The Campus House Podcast is our collection of Sunday teachings, meant to encourage and equip you in your relationship with Jesus. Campus House invites you to listen, dive deeper into the Word, and catch a glimpse of God’s ongoing work in your life and in our ministry.
In the context of a college campus, it can be especially tempting to view scripture as just a problem to solve. Academic study of scripture is incredibly valuable, but we can’t stop there. Scripture is ultimately a story! And it’s a story that all points to Jesus. So when we examine a passage like 2 Kings 6:8-23, we want to see how it fits into the grander story of Jesus. Then, prayerfully, the result is that we find ourselves caught up in that same grand story.
2 Kings 5 tells the story of an unexpected healing of Naaman the Aramean and the disobedience of Gehazi, Elisha’s Israelite servant. Both characters carry expectations of what they think they deserve. Ultimately, Naaman humbles himself and encounters God’s grace through the miraculous healing of his leprosy; his response all-in worship and devotion. Gehazi, however, becomes distracted by the pursuit of wealth, leading to deception. Through this passage, we explore the weight of our own expectations. At what point does expectation become entitlement? What do we grasp onto for satisfaction and joy? How might God want to recapture our awe of Him? The theme of God disrupting and moving beyond our expectations is echoed all throughout Scripture, culminating in Jesus’ death and resurrection. It is only in Him that we have abundant life and true hope that will not disappoint.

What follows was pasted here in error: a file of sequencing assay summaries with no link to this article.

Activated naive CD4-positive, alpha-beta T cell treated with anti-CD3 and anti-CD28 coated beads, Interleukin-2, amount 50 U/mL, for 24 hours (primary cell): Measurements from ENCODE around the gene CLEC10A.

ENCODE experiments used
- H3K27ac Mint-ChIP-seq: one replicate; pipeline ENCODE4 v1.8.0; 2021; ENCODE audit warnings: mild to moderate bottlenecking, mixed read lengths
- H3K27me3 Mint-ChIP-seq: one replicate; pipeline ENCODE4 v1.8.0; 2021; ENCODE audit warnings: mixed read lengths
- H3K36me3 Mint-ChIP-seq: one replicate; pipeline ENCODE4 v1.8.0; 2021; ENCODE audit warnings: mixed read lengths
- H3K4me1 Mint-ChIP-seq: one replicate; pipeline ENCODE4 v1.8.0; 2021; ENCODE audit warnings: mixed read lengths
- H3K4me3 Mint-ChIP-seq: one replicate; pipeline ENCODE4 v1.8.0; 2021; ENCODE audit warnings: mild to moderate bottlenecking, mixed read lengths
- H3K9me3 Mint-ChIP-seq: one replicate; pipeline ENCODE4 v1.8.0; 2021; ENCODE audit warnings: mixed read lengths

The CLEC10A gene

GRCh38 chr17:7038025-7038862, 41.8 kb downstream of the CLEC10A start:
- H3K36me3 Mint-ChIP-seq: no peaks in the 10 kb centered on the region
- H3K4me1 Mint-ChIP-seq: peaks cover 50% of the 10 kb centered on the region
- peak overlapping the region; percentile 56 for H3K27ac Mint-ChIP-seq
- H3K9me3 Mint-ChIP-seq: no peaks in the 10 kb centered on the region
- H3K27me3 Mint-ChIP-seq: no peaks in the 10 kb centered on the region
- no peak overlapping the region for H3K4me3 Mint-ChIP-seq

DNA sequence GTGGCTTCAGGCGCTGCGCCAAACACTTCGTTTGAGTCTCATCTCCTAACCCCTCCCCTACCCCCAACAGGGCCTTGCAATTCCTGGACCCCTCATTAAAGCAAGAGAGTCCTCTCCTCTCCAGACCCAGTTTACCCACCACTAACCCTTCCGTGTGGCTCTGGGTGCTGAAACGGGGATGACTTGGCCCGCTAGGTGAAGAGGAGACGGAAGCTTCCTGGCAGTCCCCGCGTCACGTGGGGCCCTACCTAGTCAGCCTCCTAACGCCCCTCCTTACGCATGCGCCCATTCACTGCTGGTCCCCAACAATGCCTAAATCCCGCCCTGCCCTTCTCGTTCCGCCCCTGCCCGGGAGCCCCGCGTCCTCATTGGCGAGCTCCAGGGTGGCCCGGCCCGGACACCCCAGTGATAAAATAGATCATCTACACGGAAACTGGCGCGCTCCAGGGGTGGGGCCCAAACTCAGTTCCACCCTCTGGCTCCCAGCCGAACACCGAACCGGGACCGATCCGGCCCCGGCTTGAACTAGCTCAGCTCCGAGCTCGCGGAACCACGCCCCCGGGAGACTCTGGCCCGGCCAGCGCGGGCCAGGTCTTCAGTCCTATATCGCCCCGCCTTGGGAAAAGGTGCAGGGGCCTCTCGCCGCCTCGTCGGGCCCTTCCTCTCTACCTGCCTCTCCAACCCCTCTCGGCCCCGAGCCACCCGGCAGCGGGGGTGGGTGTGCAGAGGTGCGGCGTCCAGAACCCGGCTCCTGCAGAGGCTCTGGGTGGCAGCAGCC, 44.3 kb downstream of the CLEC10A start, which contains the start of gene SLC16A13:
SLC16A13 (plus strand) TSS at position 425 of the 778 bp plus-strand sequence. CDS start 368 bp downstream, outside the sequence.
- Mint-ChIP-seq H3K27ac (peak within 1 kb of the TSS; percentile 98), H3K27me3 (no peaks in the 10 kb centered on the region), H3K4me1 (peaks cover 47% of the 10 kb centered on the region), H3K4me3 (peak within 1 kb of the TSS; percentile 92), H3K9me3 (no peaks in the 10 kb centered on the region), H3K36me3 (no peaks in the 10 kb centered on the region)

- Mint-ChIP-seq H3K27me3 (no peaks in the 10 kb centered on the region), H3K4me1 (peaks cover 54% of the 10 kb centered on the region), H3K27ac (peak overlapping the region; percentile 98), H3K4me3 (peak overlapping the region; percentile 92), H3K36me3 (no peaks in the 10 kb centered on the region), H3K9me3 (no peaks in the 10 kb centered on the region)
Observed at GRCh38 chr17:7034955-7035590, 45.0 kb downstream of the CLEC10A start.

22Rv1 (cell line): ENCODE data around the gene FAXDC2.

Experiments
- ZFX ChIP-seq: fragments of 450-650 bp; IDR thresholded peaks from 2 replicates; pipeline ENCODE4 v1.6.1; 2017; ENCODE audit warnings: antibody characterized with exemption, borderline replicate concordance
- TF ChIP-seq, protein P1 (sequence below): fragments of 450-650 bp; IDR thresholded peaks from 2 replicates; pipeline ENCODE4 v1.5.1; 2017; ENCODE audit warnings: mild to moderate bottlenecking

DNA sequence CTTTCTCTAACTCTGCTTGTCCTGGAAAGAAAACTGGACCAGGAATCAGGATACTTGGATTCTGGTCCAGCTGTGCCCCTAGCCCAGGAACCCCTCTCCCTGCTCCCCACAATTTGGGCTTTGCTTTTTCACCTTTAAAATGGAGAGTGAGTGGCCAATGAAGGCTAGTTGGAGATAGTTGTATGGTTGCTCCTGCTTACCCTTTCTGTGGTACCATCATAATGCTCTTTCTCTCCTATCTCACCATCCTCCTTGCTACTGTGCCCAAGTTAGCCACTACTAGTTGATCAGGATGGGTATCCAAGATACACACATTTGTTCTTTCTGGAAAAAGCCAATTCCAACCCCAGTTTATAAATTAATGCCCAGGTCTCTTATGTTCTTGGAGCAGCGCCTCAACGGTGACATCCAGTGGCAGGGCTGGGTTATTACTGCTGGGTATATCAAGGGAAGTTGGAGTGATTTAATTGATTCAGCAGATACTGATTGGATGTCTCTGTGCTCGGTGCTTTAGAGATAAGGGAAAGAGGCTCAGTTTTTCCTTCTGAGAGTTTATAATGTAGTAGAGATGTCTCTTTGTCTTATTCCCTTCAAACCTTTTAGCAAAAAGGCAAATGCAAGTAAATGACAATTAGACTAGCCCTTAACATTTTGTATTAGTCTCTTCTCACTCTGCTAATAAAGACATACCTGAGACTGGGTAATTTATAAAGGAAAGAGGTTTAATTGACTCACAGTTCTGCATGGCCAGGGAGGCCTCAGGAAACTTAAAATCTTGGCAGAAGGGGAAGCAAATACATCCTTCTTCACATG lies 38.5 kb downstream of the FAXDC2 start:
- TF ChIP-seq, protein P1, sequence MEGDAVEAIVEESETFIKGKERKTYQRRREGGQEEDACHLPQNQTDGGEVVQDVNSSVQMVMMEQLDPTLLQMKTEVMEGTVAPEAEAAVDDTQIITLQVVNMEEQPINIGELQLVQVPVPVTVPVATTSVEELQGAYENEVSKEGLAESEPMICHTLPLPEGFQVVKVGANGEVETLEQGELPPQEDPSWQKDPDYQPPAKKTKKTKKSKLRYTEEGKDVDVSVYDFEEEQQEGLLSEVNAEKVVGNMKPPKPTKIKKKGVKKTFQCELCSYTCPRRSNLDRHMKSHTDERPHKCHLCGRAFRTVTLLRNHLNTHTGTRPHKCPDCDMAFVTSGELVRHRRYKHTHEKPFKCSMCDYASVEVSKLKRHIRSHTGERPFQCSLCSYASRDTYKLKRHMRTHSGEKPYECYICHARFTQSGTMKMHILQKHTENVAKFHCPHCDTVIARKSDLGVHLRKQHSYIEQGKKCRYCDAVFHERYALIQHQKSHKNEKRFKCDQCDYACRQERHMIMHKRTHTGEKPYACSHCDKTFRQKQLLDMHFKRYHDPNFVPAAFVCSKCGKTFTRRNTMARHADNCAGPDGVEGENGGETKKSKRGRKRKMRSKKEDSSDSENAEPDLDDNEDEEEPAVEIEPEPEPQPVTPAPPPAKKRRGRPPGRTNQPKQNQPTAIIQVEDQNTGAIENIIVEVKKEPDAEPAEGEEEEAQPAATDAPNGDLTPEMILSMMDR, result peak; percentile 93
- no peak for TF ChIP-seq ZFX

1 Corinthians 13:12; Luke 4:23-30; 1 Peter 1:3-4, 13; Ephesians 3:20-21